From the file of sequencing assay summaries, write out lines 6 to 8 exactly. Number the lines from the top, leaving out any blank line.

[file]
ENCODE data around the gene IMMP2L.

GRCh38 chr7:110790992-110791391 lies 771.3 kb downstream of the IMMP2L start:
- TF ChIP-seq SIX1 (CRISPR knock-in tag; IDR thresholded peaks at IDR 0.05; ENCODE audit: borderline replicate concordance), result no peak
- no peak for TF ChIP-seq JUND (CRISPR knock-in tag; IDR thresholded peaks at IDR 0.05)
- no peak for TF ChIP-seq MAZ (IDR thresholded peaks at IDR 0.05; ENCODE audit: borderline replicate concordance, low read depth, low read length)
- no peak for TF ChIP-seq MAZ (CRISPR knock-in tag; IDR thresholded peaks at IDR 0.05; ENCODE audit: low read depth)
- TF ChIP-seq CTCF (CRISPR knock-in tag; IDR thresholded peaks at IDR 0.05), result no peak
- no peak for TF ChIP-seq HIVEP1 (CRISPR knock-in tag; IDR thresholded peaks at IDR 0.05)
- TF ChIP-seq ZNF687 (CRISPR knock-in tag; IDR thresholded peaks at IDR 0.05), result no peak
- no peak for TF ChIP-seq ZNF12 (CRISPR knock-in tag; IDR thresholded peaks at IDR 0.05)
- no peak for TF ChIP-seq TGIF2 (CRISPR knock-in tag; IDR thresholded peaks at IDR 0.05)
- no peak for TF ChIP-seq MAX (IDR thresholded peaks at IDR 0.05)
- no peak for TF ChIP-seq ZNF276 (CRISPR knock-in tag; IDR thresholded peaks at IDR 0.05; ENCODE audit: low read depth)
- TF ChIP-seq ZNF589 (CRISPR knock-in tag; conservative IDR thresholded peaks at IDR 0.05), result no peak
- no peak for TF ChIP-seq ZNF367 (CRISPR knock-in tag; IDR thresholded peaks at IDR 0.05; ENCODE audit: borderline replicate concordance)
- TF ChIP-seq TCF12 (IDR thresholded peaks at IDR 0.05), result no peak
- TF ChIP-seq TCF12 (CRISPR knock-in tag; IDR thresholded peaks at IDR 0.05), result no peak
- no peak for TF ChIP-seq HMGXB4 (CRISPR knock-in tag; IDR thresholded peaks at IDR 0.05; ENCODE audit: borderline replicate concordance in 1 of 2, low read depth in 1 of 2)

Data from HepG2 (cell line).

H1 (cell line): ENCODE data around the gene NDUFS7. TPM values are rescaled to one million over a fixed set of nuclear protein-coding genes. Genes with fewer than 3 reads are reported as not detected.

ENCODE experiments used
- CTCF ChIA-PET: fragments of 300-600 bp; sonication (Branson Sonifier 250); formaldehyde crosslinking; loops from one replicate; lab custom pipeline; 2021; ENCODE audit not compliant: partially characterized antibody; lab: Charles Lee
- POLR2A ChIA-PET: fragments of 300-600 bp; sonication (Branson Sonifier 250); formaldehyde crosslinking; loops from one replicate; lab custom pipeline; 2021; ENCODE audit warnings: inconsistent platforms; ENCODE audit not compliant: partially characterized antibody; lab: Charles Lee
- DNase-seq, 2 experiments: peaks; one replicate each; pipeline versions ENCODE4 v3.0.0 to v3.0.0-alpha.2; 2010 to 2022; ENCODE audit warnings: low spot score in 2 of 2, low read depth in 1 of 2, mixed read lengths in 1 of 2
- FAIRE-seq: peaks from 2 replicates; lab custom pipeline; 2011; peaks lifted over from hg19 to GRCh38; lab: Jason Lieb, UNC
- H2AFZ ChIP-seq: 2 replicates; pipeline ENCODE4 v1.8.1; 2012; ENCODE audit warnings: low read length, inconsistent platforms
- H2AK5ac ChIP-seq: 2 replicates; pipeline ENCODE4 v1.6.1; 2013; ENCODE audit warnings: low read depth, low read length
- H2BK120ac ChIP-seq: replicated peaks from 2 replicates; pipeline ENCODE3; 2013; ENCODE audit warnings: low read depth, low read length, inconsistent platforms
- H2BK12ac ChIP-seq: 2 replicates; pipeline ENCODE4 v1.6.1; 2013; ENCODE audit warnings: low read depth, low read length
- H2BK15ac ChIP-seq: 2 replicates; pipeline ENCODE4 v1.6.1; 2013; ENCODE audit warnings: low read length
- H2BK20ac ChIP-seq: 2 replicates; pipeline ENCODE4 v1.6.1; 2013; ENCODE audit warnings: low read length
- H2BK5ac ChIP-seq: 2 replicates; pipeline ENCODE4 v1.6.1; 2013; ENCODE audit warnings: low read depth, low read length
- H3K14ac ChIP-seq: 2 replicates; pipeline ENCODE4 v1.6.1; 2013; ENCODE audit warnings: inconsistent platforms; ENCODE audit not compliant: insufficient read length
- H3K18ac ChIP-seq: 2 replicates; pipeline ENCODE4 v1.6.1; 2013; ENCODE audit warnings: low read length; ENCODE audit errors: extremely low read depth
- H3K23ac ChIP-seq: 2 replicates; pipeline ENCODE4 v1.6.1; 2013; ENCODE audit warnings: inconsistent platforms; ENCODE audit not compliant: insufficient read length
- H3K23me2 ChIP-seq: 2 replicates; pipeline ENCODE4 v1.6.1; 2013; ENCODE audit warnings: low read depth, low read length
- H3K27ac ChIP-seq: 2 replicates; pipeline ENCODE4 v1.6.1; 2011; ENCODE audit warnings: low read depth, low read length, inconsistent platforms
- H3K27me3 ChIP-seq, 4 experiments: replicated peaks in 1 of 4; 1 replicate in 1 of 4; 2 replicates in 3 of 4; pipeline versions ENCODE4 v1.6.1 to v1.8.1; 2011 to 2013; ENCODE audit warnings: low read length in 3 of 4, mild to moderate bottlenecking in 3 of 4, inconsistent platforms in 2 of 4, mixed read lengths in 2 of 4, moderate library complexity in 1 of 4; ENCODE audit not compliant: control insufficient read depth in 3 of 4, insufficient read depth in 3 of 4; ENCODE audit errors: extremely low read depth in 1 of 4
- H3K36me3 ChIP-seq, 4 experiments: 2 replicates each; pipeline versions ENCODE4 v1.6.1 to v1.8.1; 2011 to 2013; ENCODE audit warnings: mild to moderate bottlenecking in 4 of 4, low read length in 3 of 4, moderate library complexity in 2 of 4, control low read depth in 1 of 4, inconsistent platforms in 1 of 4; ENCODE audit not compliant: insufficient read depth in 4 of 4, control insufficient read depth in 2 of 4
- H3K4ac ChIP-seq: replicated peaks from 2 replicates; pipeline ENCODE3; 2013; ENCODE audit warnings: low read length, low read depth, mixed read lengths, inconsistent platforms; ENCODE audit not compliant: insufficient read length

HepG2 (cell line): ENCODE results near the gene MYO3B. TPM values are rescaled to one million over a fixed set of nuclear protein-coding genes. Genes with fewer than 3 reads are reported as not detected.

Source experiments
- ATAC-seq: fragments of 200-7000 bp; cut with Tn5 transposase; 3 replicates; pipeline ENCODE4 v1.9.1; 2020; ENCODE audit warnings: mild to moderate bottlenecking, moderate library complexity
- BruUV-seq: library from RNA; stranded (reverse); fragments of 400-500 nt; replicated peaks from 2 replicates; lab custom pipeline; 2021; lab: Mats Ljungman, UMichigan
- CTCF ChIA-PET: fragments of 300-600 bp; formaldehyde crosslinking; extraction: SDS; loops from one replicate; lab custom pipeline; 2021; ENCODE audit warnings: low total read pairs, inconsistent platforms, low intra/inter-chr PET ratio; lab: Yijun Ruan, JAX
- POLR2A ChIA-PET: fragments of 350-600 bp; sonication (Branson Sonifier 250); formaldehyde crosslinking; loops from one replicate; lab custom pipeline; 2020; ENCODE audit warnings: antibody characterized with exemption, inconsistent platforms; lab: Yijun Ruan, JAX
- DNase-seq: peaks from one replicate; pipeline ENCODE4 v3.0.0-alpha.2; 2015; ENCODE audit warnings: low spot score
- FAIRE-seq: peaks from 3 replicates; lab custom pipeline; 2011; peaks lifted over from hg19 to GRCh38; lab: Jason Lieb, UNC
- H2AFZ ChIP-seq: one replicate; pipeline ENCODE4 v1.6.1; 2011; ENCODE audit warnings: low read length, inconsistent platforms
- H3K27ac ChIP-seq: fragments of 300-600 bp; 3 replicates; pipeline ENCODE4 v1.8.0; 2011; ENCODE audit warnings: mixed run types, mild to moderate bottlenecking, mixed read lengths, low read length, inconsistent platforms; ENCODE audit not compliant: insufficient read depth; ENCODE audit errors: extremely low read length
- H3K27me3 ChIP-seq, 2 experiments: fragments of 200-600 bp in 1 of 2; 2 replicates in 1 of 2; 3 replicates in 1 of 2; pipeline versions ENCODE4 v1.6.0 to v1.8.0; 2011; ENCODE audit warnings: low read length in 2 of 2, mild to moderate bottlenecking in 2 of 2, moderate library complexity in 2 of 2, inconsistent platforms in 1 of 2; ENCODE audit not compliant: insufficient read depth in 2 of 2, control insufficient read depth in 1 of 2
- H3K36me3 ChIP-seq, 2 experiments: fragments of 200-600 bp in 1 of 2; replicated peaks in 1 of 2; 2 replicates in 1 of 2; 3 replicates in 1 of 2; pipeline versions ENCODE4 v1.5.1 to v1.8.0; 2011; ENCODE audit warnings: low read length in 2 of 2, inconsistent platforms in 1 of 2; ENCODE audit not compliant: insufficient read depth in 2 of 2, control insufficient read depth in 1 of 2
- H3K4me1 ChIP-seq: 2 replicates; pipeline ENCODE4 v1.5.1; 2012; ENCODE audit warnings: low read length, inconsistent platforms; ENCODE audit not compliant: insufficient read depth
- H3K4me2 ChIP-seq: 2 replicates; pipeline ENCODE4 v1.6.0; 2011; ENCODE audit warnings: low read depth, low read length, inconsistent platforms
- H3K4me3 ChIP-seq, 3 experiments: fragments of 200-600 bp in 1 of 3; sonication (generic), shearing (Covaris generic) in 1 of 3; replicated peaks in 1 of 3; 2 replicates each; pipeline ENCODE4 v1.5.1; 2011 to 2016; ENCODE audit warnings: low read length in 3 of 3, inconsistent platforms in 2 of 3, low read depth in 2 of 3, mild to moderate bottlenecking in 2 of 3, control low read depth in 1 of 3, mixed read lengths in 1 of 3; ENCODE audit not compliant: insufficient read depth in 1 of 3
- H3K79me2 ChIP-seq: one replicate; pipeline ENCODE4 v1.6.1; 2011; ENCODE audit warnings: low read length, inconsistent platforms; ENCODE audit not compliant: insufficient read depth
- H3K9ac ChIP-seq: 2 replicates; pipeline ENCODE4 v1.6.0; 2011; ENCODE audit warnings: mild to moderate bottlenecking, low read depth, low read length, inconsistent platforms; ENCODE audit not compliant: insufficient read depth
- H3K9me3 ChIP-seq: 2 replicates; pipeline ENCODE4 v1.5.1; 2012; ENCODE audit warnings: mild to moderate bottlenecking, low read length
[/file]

- no peak for TF ChIP-seq MAZ (CRISPR knock-in tag; IDR thresholded peaks at IDR 0.05; ENCODE audit: low read depth)
- TF ChIP-seq CTCF (CRISPR knock-in tag; IDR thresholded peaks at IDR 0.05), result no peak
- no peak for TF ChIP-seq HIVEP1 (CRISPR knock-in tag; IDR thresholded peaks at IDR 0.05)